ALFRED – Giovanni Whiteman says he and his stepfather, Winston George, were happy and upbeat on the afternoon of June 19, 2008.

Giovanni, 13, had just finished eighth grade, and he was excited about leaving the next morning for a month-long visit with cousins in New York City.

Winston George had just bought a sports car. He took Giovanni out for lunch and gave him money to buy new sneakers before heading off to Sanford, where George worked the second shift at a manufacturing firm.

About 12 hours later, George was fighting for his life.

Two men ambushed him in his family’s home on Smithwheel Road in Old Orchard Beach. His wife, Darlene George, and her son, Giovanni, listened to the fight from a bedroom, where they were tied up.

Giovanni recalls whispering to his mother. He told her that he could easily get out of the bedsheets that were wrapped around his wrists, then he could help Winston George or barricade the bedroom door with a dresser.

“She said no, that would be too dangerous,” Giovanni, now 15, testified Wednesday in York County Superior Court.

He said the house was silent after the fight, and he never saw the faces of the attackers, who wore nylon stockings over their heads.

George had been strangled with a rope, suffocated with a plastic bag and left dead on the carpet in the basement.

According to police and prosecutors, the home invasion was a ruse and Giovanni was used by his mother as a pawn. Investigators say the two men were Jeffrey Williams, Darlene George’s brother, and Rennie Cassimy, a man with whom she had been having a long-term affair.

Darlene George and Williams are on trial for murder and conspiracy to commit murder. Cassimy has pleaded guilty to the conspiracy charge, and he is expected to testify today against his former lover and her brother.

With his stepfather dead and his mother in jail, Giovanni is in the care of a foster family. The thin teenager wore glasses and a white shirt and tie in court Wednesday. He was composed and articulate during his testimony.

He occasionally looked toward his mother, who was sitting at the defense table, and during breaks he shook hands with Winston George’s relatives.

Giovanni, along with his mother and stepfather, moved from New York to Old Orchard Beach in 2002, the year Winston and Darlene George married. The home on Smithwheel Road was generally happy and peaceful, Giovanni told the jury. His parents never argued in front of him, and he heard them fight only a few times, at night.

Darlene George was a loving, involved mother who took good care of him, Giovanni said. Winston George worked six days a week, but they had fun together when he wasn’t working, the boy said. Giovanni called him “Pop.”

Lawyers for the prosecution and the defense appear to agree that both Winston George and Darlene George were having affairs in the months leading up to the killing, but the sides disagree about the impact of those relationships.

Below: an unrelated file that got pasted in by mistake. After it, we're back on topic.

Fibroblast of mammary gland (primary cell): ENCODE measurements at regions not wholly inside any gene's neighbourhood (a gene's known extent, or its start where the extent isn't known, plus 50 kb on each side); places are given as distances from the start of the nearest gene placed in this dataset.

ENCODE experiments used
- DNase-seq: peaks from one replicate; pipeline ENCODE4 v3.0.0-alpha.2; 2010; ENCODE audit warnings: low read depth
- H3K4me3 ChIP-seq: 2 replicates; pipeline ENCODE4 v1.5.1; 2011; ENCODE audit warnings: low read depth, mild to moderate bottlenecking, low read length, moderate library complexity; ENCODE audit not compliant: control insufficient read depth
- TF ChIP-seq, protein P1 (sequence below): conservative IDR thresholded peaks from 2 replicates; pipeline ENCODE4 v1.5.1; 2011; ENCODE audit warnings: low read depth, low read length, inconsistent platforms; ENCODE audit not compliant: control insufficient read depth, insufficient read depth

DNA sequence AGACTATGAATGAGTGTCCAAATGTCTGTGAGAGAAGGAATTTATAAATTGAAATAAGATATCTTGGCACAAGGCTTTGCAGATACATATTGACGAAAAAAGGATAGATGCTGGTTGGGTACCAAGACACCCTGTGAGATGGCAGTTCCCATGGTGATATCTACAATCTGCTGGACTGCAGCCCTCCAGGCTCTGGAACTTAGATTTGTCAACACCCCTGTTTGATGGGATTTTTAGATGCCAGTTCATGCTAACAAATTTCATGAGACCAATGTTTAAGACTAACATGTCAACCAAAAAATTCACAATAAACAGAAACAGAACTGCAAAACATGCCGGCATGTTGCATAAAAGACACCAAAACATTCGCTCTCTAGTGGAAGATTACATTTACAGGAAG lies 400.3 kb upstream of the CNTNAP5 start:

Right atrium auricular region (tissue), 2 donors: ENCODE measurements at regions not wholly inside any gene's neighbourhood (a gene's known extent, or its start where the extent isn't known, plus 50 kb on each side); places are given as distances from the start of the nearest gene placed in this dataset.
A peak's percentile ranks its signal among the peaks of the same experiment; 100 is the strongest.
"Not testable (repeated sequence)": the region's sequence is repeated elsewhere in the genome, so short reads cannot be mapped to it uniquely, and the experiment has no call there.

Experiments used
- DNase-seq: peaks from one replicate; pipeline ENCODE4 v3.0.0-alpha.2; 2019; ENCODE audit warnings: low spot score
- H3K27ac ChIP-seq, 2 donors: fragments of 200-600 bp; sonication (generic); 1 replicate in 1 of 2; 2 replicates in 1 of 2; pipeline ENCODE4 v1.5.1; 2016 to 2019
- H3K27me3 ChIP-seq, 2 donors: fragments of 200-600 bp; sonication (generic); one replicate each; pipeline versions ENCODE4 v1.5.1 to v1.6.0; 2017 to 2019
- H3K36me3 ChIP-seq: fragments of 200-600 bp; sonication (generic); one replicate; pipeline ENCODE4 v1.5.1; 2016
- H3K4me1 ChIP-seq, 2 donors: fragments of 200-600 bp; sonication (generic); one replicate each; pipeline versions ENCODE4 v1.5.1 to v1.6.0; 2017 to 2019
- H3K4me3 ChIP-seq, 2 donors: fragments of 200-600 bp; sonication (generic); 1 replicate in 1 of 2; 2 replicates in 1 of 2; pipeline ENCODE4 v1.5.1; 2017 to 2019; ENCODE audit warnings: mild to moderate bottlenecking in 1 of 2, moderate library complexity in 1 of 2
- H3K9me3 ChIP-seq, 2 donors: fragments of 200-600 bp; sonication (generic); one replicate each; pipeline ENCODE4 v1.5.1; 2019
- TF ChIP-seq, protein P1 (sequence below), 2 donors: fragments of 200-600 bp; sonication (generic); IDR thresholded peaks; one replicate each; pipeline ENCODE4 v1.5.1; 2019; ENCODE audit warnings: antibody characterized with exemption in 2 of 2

Assistant Attorney General Leane Zainea has said the infidelity was what prompted Darlene George to arrange her husband’s death.

Giovanni provided the key testimony Wednesday, the third day of the trial, which is expected to run into next week.

He provided a timeline of events, from his perspective, on June 19 and into the morning of June 20, 2008. He gave no opinions about who he believes is responsible for Winston George’s death, and neither side asked him that question.

After Winston George went to work on June 19, 2008, Giovanni played video games at home until his mother got back from her job, between 5 and 6 p.m. She was going to take him to volunteer at a soup kitchen that night, but Giovanni said those plans changed at the last minute.

The mother and son decided to go shopping and out to dinner at TGI Friday’s.

They returned home around 11 p.m. As he walked toward his bedroom, Giovanni thought he saw two men peeking out from rooms down the hall. He turned on a bathroom light so he could see better, and one of the men rushed out, grabbed him and forced him to the floor. Giovanni said the man wore latex gloves and had a knife that looked like one of the family’s kitchen knives.

The second man grabbed his mother. They were tied up in the parents’ bedroom, and the men asked them repeatedly where they could find drugs and money, Giovanni said.

At one point, Giovanni told Darlene George that he could free himself and use his cell phone, which was in his pocket, but she told him that would be too risky.

After the confrontation between Winston George and the men, Giovanni said, he and his mother decided to stay put and wait for the sun to start rising.

Around 5:45 a.m., Darlene George freed herself and used her son’s cell phone to call 911.

 

Staff Writer Trevor Maxwell can be contacted at 791-6451 or at:

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